CAFA Jurisdiction and Pleading Consumer Injury

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In a case that sheds some light on how the court handles allegations of subject matter jurisdiction under the Class Action Fairness Act, and how it applies the heightened pleading standards of Twombly and Iqbal to class action complaints under the Massachusetts Consumer Protection Act, the First Circuit on May 4th reversed the dismissal of a class action complaint asserting claims of anticompetitive acts in connection with the pricing for truck rentals brought under  Mass. Gen. Laws chapter 93A.  Liu v. Amerco, No. 11-2053 (1st Cir., May 4, 2012).  The court's decision suggests that, at least where the parties have not raised a dispute about the issue, the burden for satisfying CAFA's amount-in-controversy requirement for purposes of establishing subject matter jurisdiction is low, and that, in cases alleging that unfair methods of competition have resulted in price manipulation, a plaintiff may not be required to allege detailed facts about her own transactions to survive a motion to dismiss.

Before the lawsuit was filed, defendants (a parent corporation and its subsidiary) had entered into a consent order with the Federal Trade Commission,  The FTC claimed that the defendants had unilaterally raised prices for one-way truck rentals and instructed their managers to communicate those price increases to their competitors, in the hope of leading an industry-wide increase in prices.  The consent order provided injunctive relief, but because the FTC Act contains no private right of action, the FTC never had to address the issue of whether defendants' alleged activities actually harmed consumers.

Plaintiff filed an action for damages under chapter 93A, alleging that the defendants' conduct caused her harm, and seeking to represent a class of similarly situated Massachusetts consumers.  The district court dismissed the complaint on the grounds that, despite the general allegations of injury, the plaintiff had not adequately alleged her own injury; i.e., she failed to allege what she paid for her own transaction and what competitors' rates were at the time. 

On appeal, the First Circuit first addressed subject matter jurisdiction sua sponte.  The court accepted plaintiff's counsel's good faith representations that the minimum statutory damages of $25 per incident, which could potentially be trebled, would exceed CAFA's jurisdictional threshold of $5 million in the aggregate for all class members.  The court noted that it need not resolve whether prospective attorneys' fees would be included in calculating the jurisdictional amount, and observed that an earlier decision of the court which held that only the named plaintiffs' attorneys' fees are to be counted pre-dated CAFA.  Because it was “not clear to a legal certainty that the amount in controversy is less than $5 million,” the court proceeded to the merits.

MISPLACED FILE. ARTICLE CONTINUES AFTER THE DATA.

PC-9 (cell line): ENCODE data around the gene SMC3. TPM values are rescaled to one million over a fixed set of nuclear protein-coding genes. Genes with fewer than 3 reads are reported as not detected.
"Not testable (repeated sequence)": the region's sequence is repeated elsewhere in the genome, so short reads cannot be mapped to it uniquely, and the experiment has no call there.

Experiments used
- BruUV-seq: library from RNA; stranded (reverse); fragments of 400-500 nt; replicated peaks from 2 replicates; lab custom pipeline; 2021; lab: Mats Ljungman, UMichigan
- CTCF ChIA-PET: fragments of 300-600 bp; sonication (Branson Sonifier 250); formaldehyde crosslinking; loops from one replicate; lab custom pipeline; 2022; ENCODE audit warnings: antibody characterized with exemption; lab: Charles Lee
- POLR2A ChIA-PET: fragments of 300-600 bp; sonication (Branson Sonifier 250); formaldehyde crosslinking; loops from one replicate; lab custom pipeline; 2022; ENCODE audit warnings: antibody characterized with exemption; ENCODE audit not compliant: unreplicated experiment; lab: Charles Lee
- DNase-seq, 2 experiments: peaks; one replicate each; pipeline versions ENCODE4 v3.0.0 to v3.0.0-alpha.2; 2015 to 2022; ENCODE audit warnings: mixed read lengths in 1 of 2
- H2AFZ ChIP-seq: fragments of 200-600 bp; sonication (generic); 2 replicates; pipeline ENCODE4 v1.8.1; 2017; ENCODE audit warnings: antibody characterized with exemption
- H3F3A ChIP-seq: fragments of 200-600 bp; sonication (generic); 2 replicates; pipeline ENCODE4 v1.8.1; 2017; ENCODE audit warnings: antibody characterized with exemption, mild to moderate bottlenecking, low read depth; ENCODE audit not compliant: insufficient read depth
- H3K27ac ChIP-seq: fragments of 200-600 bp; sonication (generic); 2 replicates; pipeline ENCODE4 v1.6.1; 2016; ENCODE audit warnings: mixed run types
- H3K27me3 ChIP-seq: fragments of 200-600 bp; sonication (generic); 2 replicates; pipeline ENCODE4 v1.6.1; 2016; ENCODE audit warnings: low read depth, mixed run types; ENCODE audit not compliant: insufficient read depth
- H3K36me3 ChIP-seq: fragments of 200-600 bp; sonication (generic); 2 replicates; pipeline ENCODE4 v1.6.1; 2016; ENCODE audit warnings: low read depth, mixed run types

The court then reviewed both whether the alleged acts violate chapter 93A and whether plaintiff had adequately alleged harm.  With respect to the first issue, the court held that, while a mere attempt to conspire or solicitation to conspire would not violate Section 1 of the Sherman Act, such unilateral activity could violate Section 5 of the FTC Act.  Further, because the Massachusetts legislature intended chapter 93A to be interpreted consistently with the FTC Act, the court predicted that Massachusetts courts would follow FTC precedent and hold that express and unambiguous proposals to a competitor to raise prices violate the state consumer law. 

The court then rejected the district court's holding that plaintiff had not sufficiently alleged injury to state a claim under chapter 93A.  Although, the court recognized, an unsuccessful attempt to fix prices would cause no direct harm to consumers, plaintiff overcame this obstacle by alleging that defendants, as part of the plan, unilaterally increased their prices.  The district court had dismissed the complaint because it lacked “the basic facts about the plaintiff's individual transaction.”  The First Circuit acknowledged that “[c]ausation of damages is required for a chapter 93A claim,” citing the Massachusetts Supreme Judicial Court's 2006 decision in Hershenow v. Enterprise Rent-A-Car Co., but held that the plaintiff, relying on the FTC's allegations concerning instructions defendants allegedly gave their managers, some evidence and inference that managers had followed the instructions, and a study showing an increase in prices, had sufficiently alleged 93A injury. 

Although the First Circuit's decision is illuminating, it should not be interpreted too broadly.  The court raised the jurisdictional issue on its own initiative at oral argument, and pointed out in its decision that plaintiff's counsel's good faith representations about the amount in controversy were not challenged by defendants.  Had there been a challenge, the court would likely have applied closer scrutiny to the issue.  Similarly, in a footnote the court distinguished between consumer unfairness claims and claims based on alleged unfair methods of competition, the type of claim at issue in Liu.  In a consumer class action involving more typical claims of unfair or deceptive acts or practices (e.g., a deceptive advertising case), the court might well, and indeed should, require more detailed allegations concerning the named plaintiff's injury.  Finally, Liu was decided on a motion to dismiss.  The court made it clear that it might reach a different result on summary judgment, and that the issue whether the case was suitable for class treatment was not raised by the appeal.